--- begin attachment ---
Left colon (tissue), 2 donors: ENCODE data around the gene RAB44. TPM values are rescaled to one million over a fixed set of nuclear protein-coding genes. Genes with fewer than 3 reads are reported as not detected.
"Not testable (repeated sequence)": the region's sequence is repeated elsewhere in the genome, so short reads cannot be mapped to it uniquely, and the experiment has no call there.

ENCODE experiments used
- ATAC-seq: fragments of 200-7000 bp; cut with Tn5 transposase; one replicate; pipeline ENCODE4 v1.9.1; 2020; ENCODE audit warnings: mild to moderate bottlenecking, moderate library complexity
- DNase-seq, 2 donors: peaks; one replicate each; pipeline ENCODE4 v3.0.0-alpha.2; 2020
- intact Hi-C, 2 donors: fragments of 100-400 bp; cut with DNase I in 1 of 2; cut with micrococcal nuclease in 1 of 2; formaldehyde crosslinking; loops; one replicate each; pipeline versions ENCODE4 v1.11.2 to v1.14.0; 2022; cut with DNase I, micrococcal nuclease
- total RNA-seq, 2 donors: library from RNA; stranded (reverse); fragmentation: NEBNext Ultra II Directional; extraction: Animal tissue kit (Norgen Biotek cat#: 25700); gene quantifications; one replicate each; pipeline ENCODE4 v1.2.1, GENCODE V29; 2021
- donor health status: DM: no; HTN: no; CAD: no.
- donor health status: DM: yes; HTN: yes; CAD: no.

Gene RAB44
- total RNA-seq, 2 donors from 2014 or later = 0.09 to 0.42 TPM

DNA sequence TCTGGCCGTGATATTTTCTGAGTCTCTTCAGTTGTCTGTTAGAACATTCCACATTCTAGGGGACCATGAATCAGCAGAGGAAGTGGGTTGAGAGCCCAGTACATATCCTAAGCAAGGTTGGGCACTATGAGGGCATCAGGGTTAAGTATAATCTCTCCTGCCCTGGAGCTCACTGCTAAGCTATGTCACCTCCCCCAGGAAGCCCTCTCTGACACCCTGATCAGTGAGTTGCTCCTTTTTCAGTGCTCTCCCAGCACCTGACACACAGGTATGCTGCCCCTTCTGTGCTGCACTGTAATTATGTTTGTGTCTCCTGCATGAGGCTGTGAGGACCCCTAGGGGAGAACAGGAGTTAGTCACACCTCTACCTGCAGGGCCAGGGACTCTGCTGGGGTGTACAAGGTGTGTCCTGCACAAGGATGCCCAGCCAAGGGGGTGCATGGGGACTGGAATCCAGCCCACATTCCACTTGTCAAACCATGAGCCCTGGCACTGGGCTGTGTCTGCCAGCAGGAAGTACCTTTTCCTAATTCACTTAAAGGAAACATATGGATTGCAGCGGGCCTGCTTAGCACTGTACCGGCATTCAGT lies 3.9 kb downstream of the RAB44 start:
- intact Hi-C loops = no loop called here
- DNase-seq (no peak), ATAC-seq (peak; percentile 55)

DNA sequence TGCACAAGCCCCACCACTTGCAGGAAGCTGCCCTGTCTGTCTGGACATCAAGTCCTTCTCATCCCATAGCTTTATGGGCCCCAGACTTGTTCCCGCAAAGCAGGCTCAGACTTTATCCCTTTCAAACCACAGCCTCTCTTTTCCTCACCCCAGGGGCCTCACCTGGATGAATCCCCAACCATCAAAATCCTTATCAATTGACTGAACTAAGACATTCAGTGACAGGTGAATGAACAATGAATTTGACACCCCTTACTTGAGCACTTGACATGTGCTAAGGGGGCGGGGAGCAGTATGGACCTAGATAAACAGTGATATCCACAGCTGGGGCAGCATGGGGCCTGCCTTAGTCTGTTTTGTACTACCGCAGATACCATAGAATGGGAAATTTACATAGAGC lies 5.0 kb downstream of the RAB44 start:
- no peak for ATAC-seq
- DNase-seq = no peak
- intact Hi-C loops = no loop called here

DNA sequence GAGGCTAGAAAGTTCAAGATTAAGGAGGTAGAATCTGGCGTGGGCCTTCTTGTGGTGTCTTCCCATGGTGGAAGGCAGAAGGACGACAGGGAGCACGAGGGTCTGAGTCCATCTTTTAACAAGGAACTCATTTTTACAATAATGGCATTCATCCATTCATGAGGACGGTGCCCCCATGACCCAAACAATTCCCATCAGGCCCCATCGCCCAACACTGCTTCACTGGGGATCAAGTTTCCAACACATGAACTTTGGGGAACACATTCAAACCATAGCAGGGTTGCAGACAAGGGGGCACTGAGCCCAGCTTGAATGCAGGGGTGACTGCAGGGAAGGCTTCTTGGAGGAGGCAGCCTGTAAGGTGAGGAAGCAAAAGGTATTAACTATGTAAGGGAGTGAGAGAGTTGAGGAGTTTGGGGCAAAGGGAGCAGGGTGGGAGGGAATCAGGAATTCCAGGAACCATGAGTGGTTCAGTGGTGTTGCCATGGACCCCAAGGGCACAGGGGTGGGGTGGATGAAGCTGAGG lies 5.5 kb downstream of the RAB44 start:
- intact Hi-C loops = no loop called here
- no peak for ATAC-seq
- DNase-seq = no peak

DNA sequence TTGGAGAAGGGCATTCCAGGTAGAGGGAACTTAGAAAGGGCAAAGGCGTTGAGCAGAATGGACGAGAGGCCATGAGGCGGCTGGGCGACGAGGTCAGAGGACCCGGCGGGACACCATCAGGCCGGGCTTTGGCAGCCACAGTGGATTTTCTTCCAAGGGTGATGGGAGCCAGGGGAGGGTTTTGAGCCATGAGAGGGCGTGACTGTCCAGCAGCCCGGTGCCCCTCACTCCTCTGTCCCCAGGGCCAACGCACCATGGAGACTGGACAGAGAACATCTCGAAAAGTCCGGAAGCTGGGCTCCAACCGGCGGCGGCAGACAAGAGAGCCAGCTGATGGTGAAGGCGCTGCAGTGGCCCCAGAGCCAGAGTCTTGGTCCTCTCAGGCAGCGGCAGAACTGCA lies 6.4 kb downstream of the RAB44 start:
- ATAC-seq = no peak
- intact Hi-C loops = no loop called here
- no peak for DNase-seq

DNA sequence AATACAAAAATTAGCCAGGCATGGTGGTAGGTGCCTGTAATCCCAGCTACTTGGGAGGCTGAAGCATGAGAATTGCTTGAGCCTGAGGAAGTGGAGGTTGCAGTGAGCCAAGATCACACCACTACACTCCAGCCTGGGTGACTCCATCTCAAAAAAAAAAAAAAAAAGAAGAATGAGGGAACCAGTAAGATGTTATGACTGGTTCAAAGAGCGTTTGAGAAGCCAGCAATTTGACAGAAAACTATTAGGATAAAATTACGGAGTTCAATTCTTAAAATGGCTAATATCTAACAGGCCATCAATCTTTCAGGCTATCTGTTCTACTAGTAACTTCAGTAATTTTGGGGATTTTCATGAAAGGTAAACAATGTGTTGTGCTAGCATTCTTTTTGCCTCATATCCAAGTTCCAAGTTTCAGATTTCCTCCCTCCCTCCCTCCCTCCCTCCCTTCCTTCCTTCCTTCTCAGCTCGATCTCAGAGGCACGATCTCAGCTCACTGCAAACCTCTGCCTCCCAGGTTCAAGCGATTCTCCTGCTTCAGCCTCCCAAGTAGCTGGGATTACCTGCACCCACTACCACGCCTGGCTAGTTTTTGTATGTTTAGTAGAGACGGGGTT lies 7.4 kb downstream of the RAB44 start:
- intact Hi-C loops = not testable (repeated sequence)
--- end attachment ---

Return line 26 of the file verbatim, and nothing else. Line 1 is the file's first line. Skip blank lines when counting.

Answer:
- no peak for DNase-seq